Photo by Jack McNeel
Eight dugout canoes approach the beach at Kettle Falls in northern Washington.

Giant Dugout Canoes Gather Again at Kettle Falls

Jack McNeel

Eight huge canoes arrived at Kettle Falls in northern Washington on June 17. For centuries, it was one of the two top salmon fishing sites for Native Americans in the Northwest, the other being Celilo Falls. Salmon once swam in Kettle Falls by the thousands, bringing tribes throughout the northwest together each summer to fish, trade, exchange news, and preserve fish for the coming winter months, but it has been nearly 60 years since a gathering like this has occurred.

The fish began declining in the 1900s when commercial fisheries near the mouth of the river started harvesting huge numbers of salmon. The final blow came with the building of the Grand Coulee Dam, which opened in 1942 and completely blocking the salmon from swimming upstream. The reservoir it created raised water levels, which flooded Kettle Falls. The falls remain, but beneath the waters of Lake Roosevelt.

Many tribal members met, waiting as the canoes traveled across the lake to a shallow beach. It was a day to rejoice, to remember the past and to pray for the future. Respected Kalispel elder Francis Cullooyah was one of those waiting. “When I saw those canoes coming I never thought I’d see that happen. I always thought about it in my dreams. I’ve seen the coastal people in their canoes. Now the Kalispels, we have a canoe we built ourselves. It was great.”

Gathered tribal members watch as the dugout canoes arrive at Kettle Beach on June 17. (Photo by Jack McNeel)

The logs for the canoes were supplied by the Quinault Tribe, a Pacific Coast tribe, which harvested 80 acres of western red cedar. Of those, six logs were provided to the Upper Columbia United Tribes (UCUT)—interior tribes—for canoes, which were 5 feet wide at the base and upwards of 30 feet long. The UCUT spent the winter and spring hollowing out and shaping canoes. There was a sense of pride as many individuals helped, some for a short while and others for many days or weeks. June 17 was the culmination of this work as all the canoes, after several days of paddling from their respective reservations, reached Kettle Falls.

The eight dugout canoes arrived at Kettle Falls beach on June 17 to a crowd of waiting tribal members. (Photo by Jack McNeel)

It was a grand day, an emotional day for the UCUT tribes—the Coeur d’Alene, Spokane, Kootenai, Kalispel and United Tribes of the Colville. Dan Nanamkin, from the Nez Perce Band on the Colville Reservation, was one of the paddlers. He gave great credit to the women paddlers. “There were times I wanted to quit it hurt so bad, but these women kept singing and kept rowing. Our elder here, she really pulled us through. She would sing beautiful songs. We sang, we said good prayers and talked in our language. We offered gifts with our fellow tribes and created that unity. We became more related as a family.”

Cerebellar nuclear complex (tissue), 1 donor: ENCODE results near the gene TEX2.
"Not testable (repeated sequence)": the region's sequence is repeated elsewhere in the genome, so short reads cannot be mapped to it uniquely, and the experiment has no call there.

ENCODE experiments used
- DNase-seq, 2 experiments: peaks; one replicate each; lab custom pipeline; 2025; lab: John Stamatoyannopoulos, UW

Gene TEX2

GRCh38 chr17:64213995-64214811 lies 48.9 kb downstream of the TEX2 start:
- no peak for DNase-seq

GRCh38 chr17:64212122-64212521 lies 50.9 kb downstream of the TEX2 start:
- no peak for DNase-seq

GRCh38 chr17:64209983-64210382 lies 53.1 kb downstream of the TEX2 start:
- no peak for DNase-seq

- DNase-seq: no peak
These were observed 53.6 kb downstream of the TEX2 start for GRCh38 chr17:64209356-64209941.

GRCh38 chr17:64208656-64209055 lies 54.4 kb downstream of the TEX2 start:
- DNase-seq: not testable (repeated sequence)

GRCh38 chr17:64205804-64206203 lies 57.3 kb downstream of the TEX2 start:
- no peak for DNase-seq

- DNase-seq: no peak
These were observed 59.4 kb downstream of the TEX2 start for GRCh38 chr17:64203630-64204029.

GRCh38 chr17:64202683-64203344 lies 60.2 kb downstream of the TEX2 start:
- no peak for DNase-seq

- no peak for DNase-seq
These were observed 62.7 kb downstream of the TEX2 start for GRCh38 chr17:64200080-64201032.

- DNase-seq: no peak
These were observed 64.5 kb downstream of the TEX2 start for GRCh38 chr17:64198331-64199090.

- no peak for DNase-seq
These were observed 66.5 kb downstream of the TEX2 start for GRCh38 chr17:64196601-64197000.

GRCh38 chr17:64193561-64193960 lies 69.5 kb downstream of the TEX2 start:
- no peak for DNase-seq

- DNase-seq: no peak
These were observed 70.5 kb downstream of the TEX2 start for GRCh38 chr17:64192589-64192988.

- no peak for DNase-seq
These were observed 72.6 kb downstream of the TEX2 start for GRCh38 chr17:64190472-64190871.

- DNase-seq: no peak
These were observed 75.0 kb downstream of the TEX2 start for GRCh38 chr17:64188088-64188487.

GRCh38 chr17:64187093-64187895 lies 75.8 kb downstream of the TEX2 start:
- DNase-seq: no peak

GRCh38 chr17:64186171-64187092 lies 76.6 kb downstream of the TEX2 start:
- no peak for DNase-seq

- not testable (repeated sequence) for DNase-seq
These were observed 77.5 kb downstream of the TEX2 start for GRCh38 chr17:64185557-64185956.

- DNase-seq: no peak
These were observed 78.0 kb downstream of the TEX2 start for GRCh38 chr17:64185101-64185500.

Others spoke of the unity felt both during their journey and at the conclusion where their ancestors had harvested salmon over eons of time.

It wasn’t always an easy journey. Strong winds and rain created bad conditions. “Yesterday was an epic journey. The weather was horrible. It was scary and we could have died. It was bad. But it was also very awesome as we got ever closer,” Debbie Stanger, Spokane, said. “We learned this is a team effort. When you’re in a canoe, you’re in a team. The kids got to witness that, the togetherness, the family. We’re not three different tribes, we’re a family. It’s been really powerful.”

Paddling teams gather to sing on the beach at Kettle Falls. (Photo by Jack McNeel)

Chief Allan, Coeur d’Alene Chairman, said: “Making this canoe has sparked a sort of cultural awakening with our tribe. We’ve seen hundreds of tribal members take an interest in the canoe.” The Coeur d’Alenes had the longest route, first traveling the length of Lake Coeur d’Alene, then down the Spokane River where they met up with the Spokane Tribe. Together they traveled to Lake Roosevelt where the Consolidated Tribes of the Colville are located. Then all headed northward to Kettle Falls. Meanwhile the Kalispels and Kootenai of Idaho arrived from the north, along with two canoes from British Columbia who joined in, bringing the number of canoes to eight.

The Coeur d’Alene Canoe starts its journey to Kettle Falls. (Photo by Jack McNeel)

John Sirois, Committee Coordinator for UCUT, said he was honored and grateful to be part of this and spoke of the unity the event was creating. “When you’re in that canoe you have to be as one and that’s what our culture teaches us, we’re supposed to take care of each other and that will lead to success. I cannot be happier because this is going to be the start of something that’s going to empower and bring us back to the river. Next year there’s talk about travelling to different reservations. Another idea is to paddle to the ocean. So we’ll see. People are so jazzed they want to talk soon and start planning.”

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